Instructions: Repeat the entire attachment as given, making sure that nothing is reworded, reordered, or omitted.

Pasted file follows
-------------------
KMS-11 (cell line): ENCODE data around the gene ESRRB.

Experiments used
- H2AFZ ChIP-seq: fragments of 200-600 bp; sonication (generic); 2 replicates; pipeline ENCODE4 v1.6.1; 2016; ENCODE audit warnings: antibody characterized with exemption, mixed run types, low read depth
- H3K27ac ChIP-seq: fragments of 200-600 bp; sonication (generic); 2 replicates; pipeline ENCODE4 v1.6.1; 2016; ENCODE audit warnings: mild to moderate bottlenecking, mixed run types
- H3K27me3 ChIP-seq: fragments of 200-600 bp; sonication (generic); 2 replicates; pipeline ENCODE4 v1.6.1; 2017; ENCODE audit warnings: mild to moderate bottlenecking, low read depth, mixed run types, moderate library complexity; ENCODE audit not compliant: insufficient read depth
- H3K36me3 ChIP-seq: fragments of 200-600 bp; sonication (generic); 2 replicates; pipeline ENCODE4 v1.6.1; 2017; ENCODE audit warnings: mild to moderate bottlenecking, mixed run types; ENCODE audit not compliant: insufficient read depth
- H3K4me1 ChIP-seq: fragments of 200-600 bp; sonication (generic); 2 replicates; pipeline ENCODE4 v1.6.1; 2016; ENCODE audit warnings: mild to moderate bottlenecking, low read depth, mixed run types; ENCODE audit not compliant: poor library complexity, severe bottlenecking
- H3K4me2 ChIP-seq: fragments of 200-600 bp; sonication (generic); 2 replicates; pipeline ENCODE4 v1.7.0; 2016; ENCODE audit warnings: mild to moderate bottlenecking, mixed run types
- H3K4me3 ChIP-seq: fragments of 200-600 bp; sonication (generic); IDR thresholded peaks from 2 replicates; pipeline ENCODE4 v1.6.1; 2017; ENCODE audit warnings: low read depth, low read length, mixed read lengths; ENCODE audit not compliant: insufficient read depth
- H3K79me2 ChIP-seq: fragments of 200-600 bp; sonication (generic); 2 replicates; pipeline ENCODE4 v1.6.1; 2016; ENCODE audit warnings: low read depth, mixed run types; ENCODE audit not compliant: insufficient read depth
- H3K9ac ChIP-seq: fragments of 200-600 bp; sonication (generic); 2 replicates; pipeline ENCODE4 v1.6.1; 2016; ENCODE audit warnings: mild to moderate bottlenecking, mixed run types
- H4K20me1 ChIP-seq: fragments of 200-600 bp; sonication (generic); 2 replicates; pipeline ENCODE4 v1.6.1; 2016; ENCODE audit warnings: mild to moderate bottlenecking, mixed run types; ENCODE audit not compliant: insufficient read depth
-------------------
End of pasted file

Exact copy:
KMS-11 (cell line): ENCODE data around the gene ESRRB.

Experiments used
- H2AFZ ChIP-seq: fragments of 200-600 bp; sonication (generic); 2 replicates; pipeline ENCODE4 v1.6.1; 2016; ENCODE audit warnings: antibody characterized with exemption, mixed run types, low read depth
- H3K27ac ChIP-seq: fragments of 200-600 bp; sonication (generic); 2 replicates; pipeline ENCODE4 v1.6.1; 2016; ENCODE audit warnings: mild to moderate bottlenecking, mixed run types
- H3K27me3 ChIP-seq: fragments of 200-600 bp; sonication (generic); 2 replicates; pipeline ENCODE4 v1.6.1; 2017; ENCODE audit warnings: mild to moderate bottlenecking, low read depth, mixed run types, moderate library complexity; ENCODE audit not compliant: insufficient read depth
- H3K36me3 ChIP-seq: fragments of 200-600 bp; sonication (generic); 2 replicates; pipeline ENCODE4 v1.6.1; 2017; ENCODE audit warnings: mild to moderate bottlenecking, mixed run types; ENCODE audit not compliant: insufficient read depth
- H3K4me1 ChIP-seq: fragments of 200-600 bp; sonication (generic); 2 replicates; pipeline ENCODE4 v1.6.1; 2016; ENCODE audit warnings: mild to moderate bottlenecking, low read depth, mixed run types; ENCODE audit not compliant: poor library complexity, severe bottlenecking
- H3K4me2 ChIP-seq: fragments of 200-600 bp; sonication (generic); 2 replicates; pipeline ENCODE4 v1.7.0; 2016; ENCODE audit warnings: mild to moderate bottlenecking, mixed run types
- H3K4me3 ChIP-seq: fragments of 200-600 bp; sonication (generic); IDR thresholded peaks from 2 replicates; pipeline ENCODE4 v1.6.1; 2017; ENCODE audit warnings: low read depth, low read length, mixed read lengths; ENCODE audit not compliant: insufficient read depth
- H3K79me2 ChIP-seq: fragments of 200-600 bp; sonication (generic); 2 replicates; pipeline ENCODE4 v1.6.1; 2016; ENCODE audit warnings: low read depth, mixed run types; ENCODE audit not compliant: insufficient read depth
- H3K9ac ChIP-seq: fragments of 200-600 bp; sonication (generic); 2 replicates; pipeline ENCODE4 v1.6.1; 2016; ENCODE audit warnings: mild to moderate bottlenecking, mixed run types
- H4K20me1 ChIP-seq: fragments of 200-600 bp; sonication (generic); 2 replicates; pipeline ENCODE4 v1.6.1; 2016; ENCODE audit warnings: mild to moderate bottlenecking, mixed run types; ENCODE audit not compliant: insufficient read depth